Reflections of a hunter-gatherer as she makes art out of the stuff of her life

 

“…Connections slowly emerge.  Like distant landmarks you are approaching, cause and effect begin to align themselves, draw closer together.  Experiences too indefinite to be recognized for themselves connect and are identified as a larger shape.  And suddenly a light is thrown back, as when a train makes a curve, showing that there has been a mountain of meaning rising behind you on the way you’ve come, is rising still, proven now by retrospect.”
― Eudora Welty, One Writer’s Beginnings

Late one fall perhaps eight or ten years ago, I was walking down a road up in the mountains of North Carolina . I had just left Horner Hall, a dormitory at Penland School of Crafts and was on my way to meet with a group of women who were getting together up at Bonnie’s House. It was a gray damp morning, and very quiet as the school was between sessions. Though I had been enjoying good conversations and home-cooked meals with these friends old and new that weekend I was feeling low. I don’t remember what was happening personally in my larger life, but I do know this—my creative life seemed at a standstill. I was in a fallow period and like all such times feeling a lack of vision and inspiration in my work as an artist.

I had just begun my walk, the road on both side of me filled with trees and a few houses. I was startled out of my reverie by three crows in the branches of a tree on my left.  The large black birds were almost at eye level because this was a mountain road and this tree was on the downward sloping side. They were close to me, big, shiny black and noisy in a conversation of much industry. Even now I can hear their determined caws to each other as they gathered together in the bare branches of that tree.

I stood for a while watching in amazement before I continued my walk to meet my friends up at Bonnies House where we had our final gathering of the weekend.There we ate and laughed and then everyone left for home. I don’t remember exactly what form my life took in the next bit of my life.

Here is what I do know, when I look back at my life since that encounter, I understand that seeing those crows that day was like a door opening for me. At the time, I did not know this; only in retrospect do I see that chance sighting of  those large black birds was the seed of a new direction for me. A Beginning. An idea was planted. Why don’t I try and make crows like the ones I saw—so large and noisy? And within the next year I sat down and began to do just that. I loved the early crows I made. They flew out of my hands. I know the first ones were lumpy and awkward, but I didn’t see that as I was in love. I was collecting black and shiny materials and black objects and looking at pictures of crows and reading about them and seeing them and hearing them everywhere. Often I would hear a crow calling from high above me when I opened the door of my house here in Durham NC. I’m always grateful when I see or hear them as they make my heart glad. They are survivors.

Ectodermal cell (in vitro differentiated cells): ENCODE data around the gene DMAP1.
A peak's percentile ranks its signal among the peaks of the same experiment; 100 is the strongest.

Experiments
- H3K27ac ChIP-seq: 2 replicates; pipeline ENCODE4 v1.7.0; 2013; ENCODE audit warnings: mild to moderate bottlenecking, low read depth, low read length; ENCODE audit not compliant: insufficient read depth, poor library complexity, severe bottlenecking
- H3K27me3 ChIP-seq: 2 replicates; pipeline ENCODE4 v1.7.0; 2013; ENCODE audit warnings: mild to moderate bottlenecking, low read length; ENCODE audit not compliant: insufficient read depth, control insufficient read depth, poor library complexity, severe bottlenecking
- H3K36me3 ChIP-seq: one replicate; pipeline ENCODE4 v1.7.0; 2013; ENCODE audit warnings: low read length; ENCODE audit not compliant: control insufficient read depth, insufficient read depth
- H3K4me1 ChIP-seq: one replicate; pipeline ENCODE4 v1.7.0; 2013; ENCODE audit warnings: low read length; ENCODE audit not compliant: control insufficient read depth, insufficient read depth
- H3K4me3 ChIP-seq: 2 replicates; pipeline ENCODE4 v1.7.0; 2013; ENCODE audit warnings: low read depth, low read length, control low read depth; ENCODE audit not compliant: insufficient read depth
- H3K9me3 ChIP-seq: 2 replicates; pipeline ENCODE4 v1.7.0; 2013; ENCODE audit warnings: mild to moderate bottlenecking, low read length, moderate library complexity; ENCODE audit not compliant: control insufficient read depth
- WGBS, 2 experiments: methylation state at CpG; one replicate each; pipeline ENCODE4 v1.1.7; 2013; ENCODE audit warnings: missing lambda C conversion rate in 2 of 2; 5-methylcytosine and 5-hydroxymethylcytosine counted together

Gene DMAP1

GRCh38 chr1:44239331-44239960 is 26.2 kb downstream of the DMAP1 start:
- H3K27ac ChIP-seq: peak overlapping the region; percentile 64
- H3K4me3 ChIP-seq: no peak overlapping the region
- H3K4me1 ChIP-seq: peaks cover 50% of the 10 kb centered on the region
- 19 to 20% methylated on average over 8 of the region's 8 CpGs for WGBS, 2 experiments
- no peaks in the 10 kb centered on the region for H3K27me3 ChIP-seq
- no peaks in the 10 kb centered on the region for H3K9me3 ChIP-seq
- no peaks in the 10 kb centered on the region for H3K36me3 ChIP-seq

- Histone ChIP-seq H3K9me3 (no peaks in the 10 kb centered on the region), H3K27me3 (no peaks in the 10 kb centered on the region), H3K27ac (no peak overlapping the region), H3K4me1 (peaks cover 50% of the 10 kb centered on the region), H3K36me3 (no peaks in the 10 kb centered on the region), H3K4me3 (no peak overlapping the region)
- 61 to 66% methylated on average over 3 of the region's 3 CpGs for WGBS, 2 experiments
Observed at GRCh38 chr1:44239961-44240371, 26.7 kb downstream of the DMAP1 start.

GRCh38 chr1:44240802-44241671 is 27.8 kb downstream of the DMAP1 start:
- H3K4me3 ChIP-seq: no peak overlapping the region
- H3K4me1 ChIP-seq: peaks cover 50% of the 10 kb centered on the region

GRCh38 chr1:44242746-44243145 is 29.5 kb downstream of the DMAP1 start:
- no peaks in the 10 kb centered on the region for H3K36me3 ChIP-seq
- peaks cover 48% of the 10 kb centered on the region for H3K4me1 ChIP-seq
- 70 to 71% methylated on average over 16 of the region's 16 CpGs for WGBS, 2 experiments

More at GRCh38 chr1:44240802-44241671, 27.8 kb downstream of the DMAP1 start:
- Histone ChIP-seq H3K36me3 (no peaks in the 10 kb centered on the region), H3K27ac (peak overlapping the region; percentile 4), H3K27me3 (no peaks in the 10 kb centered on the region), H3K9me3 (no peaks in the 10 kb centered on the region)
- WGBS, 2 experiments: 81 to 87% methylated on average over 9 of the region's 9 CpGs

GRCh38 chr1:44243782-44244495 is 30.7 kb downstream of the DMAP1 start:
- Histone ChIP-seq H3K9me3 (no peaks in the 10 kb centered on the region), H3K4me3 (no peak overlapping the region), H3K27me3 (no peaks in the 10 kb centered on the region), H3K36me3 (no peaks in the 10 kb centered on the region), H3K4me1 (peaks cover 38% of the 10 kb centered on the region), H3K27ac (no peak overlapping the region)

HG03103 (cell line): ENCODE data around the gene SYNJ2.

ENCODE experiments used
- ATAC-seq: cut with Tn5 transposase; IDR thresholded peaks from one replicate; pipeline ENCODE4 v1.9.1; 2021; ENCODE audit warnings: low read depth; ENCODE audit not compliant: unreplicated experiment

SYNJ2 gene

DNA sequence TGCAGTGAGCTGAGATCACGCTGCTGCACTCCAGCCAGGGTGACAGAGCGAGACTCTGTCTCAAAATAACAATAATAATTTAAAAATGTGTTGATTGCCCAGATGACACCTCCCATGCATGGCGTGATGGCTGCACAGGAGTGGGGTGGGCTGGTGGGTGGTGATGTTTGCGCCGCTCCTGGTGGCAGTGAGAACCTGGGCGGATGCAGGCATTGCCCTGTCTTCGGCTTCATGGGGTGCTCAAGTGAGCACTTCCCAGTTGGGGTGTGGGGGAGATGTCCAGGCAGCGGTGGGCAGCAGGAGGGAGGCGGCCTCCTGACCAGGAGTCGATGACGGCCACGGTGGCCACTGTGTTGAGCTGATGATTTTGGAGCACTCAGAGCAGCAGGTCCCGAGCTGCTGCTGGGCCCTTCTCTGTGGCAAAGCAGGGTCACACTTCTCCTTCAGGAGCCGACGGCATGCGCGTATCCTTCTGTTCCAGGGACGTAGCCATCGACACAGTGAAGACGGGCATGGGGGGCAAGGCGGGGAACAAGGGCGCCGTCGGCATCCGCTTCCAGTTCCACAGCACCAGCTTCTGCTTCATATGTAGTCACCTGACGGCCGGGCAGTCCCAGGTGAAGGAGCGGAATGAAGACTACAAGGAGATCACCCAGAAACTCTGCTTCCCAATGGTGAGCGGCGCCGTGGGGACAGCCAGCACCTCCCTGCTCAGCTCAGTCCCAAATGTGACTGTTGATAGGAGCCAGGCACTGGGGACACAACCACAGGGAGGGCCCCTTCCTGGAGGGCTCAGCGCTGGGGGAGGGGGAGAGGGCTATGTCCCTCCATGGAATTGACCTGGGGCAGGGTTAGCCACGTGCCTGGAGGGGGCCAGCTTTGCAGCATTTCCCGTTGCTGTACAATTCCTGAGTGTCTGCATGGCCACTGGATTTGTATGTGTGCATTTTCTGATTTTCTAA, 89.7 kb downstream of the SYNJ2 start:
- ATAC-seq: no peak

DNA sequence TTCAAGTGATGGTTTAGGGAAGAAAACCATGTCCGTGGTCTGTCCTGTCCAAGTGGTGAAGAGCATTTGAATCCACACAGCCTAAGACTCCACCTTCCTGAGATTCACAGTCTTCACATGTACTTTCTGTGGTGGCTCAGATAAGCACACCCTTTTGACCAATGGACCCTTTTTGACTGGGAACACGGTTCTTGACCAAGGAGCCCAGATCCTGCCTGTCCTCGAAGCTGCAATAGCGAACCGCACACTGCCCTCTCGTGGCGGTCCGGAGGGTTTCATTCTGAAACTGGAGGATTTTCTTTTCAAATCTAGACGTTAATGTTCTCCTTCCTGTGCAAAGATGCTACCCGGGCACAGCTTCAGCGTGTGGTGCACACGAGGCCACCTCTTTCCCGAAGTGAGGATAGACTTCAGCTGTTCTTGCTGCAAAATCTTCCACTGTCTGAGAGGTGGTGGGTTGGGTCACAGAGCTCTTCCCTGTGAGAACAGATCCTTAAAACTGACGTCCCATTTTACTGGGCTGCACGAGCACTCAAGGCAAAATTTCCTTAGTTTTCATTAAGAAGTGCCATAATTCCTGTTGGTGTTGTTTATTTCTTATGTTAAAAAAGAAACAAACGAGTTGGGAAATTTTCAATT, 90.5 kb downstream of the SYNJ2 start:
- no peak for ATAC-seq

Back to the door that opened. In retrospect I see that the crows led me to making other animals I saw in the world around me–rabbits, foxes, fauns and raccoons. My backyard birds—chickadees and wrens. Seeing those crows led me to a way of working, a way of seeing, a way of making animals which uses my longtime skills as a basket maker and my interest in using the scraps and castoff stuff of our society. The way ahead is full of thoughts of animals and their habitats, new techniques to explore and people to meet, teach and learn from.

Stay tuned for my travels in Australia where wallabies and kangaroos, fairy penguins and Koalas live. Have you ever seen a bandicoot? I haven’t. What encounters will I have? What new animals will I see? I do not know. What I do know is this. The door, unlatched  long ago on that mountain road is open and the road is wide.

circle of my animals

Gathering of my animals in my home right after Thanksgivng 2015